After 2 years of experimenting, researching, and trying to find someone who could help implement my ideas, i FINALLY finished and planted the first phase of my front garden.
Any of you who have been following my garden making in Israel know that I am someone who can live with ambivalence. Not rushing to decision allows me to meander and play with new ideas.
I tried a container garden (and hand watering) last summer. I knew it had to go. I desperately wanted to have a garden where I could sink my hands into the dirt, push the soil around, and have dirty fingernails.
After more frustration than I’ve experienced in a long time, I was introduced to a designer who understood what I wanted and worked with me to create it.
It’s a simple design….4 beautifully crafted raised beds side by side next to the front balustrade….a good length (132”) but with a narrow width, a measly 22”.
I’m used to designing gardens that are minimally 4’ deep. My style is one of several of one perennial in large numbers sweeping throughout the bed. This was going to be a challenge.
Why I assumed that I would be able to use at least 3 of one perennial in a grouping is beyond any logic. Once the wooden structures were brought up and positioned on the rooftop, it finally hit me that the width of my planting space could be problematic.
After a moment of a ‘OMG, what did I do?’, I realized that designing an ornamental grass garden was solution. I was going to take a disciplined approach…something that wasn’t going to be easy for me.
It was no problem finding 3 ornamental grasses that would work perfectly. The first one, Panicum ‘Northwind’ is a Roy Diblik introduction straight from his nursery, Northwind Perennial Farm in Wisconsin. It looks like it’s going to be a winner. The native Muhlenbergia capilaris, with its fluffy pink seed heads was perfect as a mid-border grass. As much as I wanted to go native, I couldn’t resist Carex ‘Prairie Fire’ from New Zealand. Its bronzed tinge leaves that turn burnt orange in the fall are breathtaking.The native Carex pennsylvanica wasn’t going to cut it.
I should have stopped there. But I couldn’t resist. I wanted to try Rudbeckia deemii, a native rudbeckia that with which I wasn’t familiar. My eyes landed on dozens of orange kniphofias. Couple that with the Canna tropicana from last year and I’ve got a winner.
‘OK….enough’ I told myself.’ But then I was drawn to a sweet, deep purple silver leaved plant that reminded me of Geranium ‘phaeum’ which I love. It was Pelargonium ‘sidoides’. It would look magnificent sidled up against the carex. I quickly packed 9 of them in a box before I could change my mind.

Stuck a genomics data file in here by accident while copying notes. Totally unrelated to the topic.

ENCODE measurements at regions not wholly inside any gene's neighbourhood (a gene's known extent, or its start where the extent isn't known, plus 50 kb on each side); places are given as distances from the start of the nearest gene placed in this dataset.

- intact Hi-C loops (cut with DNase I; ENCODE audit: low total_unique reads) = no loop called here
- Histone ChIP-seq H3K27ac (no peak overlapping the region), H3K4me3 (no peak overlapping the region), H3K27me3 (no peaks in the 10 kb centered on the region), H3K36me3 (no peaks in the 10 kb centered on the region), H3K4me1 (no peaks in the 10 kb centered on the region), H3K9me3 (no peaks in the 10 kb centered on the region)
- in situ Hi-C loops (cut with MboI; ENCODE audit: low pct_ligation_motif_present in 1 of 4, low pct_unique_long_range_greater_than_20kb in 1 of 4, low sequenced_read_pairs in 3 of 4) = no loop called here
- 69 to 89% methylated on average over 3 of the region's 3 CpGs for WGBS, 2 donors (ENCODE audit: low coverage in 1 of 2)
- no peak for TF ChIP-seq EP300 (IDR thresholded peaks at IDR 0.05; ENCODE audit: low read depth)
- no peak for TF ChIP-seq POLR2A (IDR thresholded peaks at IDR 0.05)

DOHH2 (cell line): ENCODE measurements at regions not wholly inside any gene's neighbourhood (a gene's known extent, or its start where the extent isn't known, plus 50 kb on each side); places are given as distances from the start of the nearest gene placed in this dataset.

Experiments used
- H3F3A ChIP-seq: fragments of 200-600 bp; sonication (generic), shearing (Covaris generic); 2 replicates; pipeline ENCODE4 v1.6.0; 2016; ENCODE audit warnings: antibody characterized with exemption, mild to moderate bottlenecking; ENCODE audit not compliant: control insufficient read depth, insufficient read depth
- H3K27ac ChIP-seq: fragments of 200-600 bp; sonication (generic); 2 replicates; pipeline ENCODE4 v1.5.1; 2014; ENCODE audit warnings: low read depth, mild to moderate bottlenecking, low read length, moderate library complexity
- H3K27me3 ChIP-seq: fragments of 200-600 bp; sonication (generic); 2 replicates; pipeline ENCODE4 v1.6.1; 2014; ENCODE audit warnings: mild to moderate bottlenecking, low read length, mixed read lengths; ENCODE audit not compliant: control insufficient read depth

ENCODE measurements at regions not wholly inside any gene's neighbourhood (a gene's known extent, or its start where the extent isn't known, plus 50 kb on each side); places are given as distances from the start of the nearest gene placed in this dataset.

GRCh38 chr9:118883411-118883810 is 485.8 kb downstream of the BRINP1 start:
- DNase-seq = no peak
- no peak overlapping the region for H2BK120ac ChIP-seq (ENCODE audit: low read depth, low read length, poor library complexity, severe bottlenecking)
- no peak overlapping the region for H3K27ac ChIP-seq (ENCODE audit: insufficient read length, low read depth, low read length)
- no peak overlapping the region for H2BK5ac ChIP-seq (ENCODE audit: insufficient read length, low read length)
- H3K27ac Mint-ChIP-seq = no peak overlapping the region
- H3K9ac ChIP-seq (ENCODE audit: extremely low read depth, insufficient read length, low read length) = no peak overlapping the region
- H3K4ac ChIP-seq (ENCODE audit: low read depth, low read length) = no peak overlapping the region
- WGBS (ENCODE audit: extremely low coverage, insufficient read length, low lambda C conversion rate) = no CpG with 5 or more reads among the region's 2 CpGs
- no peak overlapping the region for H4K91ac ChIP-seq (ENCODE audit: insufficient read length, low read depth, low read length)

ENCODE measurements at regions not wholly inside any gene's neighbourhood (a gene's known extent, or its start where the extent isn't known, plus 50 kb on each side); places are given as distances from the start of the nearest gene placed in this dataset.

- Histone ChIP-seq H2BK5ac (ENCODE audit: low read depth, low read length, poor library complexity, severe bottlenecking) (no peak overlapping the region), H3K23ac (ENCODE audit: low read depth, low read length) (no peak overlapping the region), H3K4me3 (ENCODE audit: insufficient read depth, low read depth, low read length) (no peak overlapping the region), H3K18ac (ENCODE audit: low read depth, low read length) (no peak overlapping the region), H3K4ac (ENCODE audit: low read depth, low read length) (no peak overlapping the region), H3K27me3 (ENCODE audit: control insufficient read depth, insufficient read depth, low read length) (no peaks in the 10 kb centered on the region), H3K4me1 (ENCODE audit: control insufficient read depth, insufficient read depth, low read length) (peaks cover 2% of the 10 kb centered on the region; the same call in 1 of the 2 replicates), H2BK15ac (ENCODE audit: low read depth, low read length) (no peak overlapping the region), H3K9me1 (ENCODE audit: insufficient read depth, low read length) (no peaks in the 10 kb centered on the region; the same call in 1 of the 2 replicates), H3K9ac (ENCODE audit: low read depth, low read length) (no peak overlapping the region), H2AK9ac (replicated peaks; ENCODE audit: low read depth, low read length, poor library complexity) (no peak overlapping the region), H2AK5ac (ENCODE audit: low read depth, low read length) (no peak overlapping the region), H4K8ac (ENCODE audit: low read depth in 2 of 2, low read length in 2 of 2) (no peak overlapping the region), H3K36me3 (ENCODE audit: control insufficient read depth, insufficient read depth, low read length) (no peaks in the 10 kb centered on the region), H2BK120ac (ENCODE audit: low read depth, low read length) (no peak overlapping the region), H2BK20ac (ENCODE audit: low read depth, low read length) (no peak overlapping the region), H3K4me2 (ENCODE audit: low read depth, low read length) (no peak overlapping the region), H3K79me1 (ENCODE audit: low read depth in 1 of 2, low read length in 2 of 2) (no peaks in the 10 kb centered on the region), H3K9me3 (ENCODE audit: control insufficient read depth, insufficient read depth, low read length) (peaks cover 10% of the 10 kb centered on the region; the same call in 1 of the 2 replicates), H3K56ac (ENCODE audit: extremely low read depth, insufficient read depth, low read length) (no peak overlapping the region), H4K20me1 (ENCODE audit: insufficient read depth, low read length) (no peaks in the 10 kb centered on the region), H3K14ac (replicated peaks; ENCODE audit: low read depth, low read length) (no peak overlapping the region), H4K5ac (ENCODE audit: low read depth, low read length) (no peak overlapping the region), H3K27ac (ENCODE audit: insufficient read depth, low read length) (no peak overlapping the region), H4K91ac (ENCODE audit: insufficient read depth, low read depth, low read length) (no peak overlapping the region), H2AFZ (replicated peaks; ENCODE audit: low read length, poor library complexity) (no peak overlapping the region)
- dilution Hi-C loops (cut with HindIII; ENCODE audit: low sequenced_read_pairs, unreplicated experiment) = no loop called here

I’m sure you’ve experienced the same ‘gotta have it/can’t resist’ impulse. And the more you garden, the more difficult it is to resist buying ‘just one more plant….or two or three.’ Before you know it, you’ve become a plantaholic.
I knew I was going to have a blast planting the garden up….and I did. When I finished, It looked sparse but I was used to that. It didn’t bother me at all. By fall, it would begin to fill out with texture, movement, color, and wildlife.
Within a few days, my pleasure turned to discomfort. The garden just didn’t feel right. Why hadn’t I followed my original plan of an ornamental grass garden? It was back to the drawing board.
Another round of Panicum, Carex, and Muhlenbergia landed on my rooftop yesterday afternoon.
I started removing perennials and planting new ones this morning. How does it look? Too soon to tell. What am I going to do with the perennials that I pulled out? What does any keen gardener do? Tell us what you do in this situation.
5 WAYS TO KNOW IF YOU’RE A PLANTAHOLIC
1. Your pupils dilate, you gasp for breath, and sweat profusely when you lay eyes on a plant you’ve seen for the first time.
2. You don’t flinch when the cashier tells you how much you owe….even though it’s way over your budget. ‘Eh’, you think to yourself ‘buying tons of plants is better than gambling.’
3. You transplant the majority of your ‘must have/can’t resist’ plants to a holding bed by fall. They just don’t work well in the garden. ‘No problem’, you think, ‘I’ll find another place for them’.
4. You pat yourself on the back for experimenting, learning, and taking risks. ‘Yes, it cost some extra bucks,’ you tell yourself ‘ but it’s a lot cheaper than studying horticulture at a university. And look how much I learned.’
5. You do the exact same thing the following year….even though you promised yourself that you wouldn’t.
Do you consider yourself to be a plantaholic? If so, share your stories with us.